Kentucky will be a curious battlefield for the Conway-Paul, Teabag/Anti-Teabag battle. Paul has several advantages: in recent years the state has been traditionally Republican at the federal level (the Kentucky congressional delegation is all GOP except for the two outstanding Democratic Members, Ben Chandler and John Yarmuth). And it is one of the "Appalachian-Ozark" Red State chain running from West Virginia to Arkansas which formed the spine of the anti-Obama vote in 2008; Kentucky went McCain by 16 percentage points. With significant rural portions of the state, it may appear ripe for the Paul and the Tea Party to break through.

But Kentucky also has a populist tradition that dates back to the era of Thomas Jefferson, who had a major hand in the state's creation and state constitution. The Commonwealth also has a strong nationalist tradition. In fact, Kentucky Senator Henry Clay was author of the "American System" which called for the United States' first central bank and federal spending on internal improvements. In other words, for the 19th century's version of the Federal Reserve and lots of pet projects and earmark pork. (Enjoy that irony with a Kentucky Bourbon Mint Julep. Please drink responsibly).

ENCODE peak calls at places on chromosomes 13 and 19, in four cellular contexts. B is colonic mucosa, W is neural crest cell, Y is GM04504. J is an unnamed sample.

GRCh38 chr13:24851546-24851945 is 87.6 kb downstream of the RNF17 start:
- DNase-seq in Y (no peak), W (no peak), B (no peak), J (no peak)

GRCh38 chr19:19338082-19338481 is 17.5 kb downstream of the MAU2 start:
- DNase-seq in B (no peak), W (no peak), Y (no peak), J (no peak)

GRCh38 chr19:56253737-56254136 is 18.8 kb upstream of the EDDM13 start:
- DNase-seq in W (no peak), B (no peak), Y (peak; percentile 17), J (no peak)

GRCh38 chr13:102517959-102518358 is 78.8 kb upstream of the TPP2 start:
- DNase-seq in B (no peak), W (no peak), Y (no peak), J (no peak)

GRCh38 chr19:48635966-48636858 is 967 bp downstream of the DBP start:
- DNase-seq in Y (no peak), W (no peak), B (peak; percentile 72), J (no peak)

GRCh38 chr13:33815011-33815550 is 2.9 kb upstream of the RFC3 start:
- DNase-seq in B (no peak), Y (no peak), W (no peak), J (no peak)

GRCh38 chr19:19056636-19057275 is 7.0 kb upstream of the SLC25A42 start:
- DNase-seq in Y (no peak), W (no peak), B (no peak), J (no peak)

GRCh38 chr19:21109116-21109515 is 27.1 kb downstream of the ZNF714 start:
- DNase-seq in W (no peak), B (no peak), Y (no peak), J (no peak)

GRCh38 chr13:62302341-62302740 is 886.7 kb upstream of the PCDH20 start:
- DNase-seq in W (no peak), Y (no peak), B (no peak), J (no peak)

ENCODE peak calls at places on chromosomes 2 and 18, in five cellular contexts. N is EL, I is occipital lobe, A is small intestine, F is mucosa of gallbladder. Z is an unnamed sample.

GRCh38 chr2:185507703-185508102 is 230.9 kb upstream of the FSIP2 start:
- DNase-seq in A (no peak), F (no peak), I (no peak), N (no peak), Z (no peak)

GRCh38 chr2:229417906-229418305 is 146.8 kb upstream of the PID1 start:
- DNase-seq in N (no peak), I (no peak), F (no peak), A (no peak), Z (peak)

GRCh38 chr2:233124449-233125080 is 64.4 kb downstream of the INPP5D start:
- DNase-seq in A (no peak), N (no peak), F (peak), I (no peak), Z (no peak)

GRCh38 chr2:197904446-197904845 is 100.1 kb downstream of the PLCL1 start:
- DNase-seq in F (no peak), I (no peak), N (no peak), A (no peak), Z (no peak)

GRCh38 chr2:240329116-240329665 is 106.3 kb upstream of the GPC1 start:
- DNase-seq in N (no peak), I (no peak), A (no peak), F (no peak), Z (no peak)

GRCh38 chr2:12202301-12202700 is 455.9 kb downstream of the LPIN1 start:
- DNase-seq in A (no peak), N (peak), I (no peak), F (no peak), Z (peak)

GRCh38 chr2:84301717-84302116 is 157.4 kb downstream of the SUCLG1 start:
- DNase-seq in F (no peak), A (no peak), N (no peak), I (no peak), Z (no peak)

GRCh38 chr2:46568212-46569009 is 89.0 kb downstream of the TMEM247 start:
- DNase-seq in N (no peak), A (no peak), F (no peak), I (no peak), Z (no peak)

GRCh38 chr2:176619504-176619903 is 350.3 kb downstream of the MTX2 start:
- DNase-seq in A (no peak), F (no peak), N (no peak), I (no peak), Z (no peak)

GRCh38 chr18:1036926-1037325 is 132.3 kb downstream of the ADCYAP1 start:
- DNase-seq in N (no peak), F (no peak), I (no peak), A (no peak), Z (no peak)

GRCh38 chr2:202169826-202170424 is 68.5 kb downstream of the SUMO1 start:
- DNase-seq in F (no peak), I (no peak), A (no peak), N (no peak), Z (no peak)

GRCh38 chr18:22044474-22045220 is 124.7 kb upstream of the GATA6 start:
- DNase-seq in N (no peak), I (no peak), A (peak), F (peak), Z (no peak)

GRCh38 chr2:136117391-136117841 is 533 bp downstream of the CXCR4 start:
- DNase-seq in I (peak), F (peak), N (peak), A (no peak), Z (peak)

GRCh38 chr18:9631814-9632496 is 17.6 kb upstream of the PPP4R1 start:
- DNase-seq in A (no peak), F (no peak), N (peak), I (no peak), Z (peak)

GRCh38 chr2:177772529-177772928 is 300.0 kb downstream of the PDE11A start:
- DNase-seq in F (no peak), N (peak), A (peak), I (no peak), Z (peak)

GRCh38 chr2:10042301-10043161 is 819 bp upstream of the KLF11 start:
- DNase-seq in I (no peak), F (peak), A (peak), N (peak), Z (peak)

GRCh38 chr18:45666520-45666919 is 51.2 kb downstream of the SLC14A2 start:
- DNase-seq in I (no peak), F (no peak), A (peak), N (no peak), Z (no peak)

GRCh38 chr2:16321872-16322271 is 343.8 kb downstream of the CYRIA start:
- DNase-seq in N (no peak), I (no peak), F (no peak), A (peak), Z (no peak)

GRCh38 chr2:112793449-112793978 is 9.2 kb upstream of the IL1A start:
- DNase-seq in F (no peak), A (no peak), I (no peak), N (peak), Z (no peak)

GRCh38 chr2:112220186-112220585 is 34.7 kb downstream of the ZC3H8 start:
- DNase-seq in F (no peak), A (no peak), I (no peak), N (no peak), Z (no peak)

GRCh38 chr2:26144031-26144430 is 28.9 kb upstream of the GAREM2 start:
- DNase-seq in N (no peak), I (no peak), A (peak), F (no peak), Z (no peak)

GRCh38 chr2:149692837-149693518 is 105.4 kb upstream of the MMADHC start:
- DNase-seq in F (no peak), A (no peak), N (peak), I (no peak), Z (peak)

Those traditions are alive and well in the Kentucky. Conway, born and bred in Kentucky, could well tap them to defeat Paul, a comparatively recent immigrant from Texas.

Paul's victory speech suggests how Conway's Bluegrass Reality Checks can trump Paul's Teabag blather.

TEABAGISM: Paul began his speech by saying "We have come to take our government back" and "the mandate of our victory tonight is huge".

BLUEGRASS REALITY CHECK: Comparing the vote totals in the respective primaries, Conway outpolled Paul. So did Jack's primary opponent, Lt. Gov. Dan Mongiardo. If Paul looks at the primary numbers and sees a huge mandate, his math skills won't win the election, much less balance the federal budget.